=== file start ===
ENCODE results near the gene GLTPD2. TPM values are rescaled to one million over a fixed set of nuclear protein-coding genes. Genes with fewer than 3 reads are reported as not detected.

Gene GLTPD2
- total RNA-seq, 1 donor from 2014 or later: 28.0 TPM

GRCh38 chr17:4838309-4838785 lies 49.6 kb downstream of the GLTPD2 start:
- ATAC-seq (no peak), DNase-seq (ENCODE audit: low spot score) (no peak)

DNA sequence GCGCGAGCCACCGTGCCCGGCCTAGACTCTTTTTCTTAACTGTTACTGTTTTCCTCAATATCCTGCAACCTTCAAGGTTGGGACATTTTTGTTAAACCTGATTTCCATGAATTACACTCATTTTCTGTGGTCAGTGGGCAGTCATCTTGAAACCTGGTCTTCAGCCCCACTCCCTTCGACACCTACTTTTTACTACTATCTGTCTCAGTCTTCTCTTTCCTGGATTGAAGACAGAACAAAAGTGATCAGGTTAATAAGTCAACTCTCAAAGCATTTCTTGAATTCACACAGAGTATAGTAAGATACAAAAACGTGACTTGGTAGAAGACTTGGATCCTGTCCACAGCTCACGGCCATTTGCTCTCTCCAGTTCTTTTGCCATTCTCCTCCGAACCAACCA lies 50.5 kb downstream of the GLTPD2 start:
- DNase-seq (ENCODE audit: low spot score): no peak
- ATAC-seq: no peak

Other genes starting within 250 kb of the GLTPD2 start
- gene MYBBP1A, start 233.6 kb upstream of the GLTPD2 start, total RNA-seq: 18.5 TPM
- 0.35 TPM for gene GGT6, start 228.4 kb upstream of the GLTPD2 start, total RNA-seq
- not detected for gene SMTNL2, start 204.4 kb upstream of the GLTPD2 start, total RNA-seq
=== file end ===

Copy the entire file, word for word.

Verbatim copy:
ENCODE results near the gene GLTPD2. TPM values are rescaled to one million over a fixed set of nuclear protein-coding genes. Genes with fewer than 3 reads are reported as not detected.

Gene GLTPD2
- total RNA-seq, 1 donor from 2014 or later: 28.0 TPM

GRCh38 chr17:4838309-4838785 lies 49.6 kb downstream of the GLTPD2 start:
- ATAC-seq (no peak), DNase-seq (ENCODE audit: low spot score) (no peak)

DNA sequence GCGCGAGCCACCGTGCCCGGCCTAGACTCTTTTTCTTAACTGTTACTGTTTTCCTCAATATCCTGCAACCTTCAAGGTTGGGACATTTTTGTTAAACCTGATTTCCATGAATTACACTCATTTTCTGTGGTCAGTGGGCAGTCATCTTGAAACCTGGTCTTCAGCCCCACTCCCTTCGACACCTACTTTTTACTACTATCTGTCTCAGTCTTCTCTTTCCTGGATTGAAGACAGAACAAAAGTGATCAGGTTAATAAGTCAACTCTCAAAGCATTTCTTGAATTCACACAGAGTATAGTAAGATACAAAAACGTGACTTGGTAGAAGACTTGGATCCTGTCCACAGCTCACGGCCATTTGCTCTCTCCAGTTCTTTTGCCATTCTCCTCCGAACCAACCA lies 50.5 kb downstream of the GLTPD2 start:
- DNase-seq (ENCODE audit: low spot score): no peak
- ATAC-seq: no peak

Other genes starting within 250 kb of the GLTPD2 start
- gene MYBBP1A, start 233.6 kb upstream of the GLTPD2 start, total RNA-seq: 18.5 TPM
- 0.35 TPM for gene GGT6, start 228.4 kb upstream of the GLTPD2 start, total RNA-seq
- not detected for gene SMTNL2, start 204.4 kb upstream of the GLTPD2 start, total RNA-seq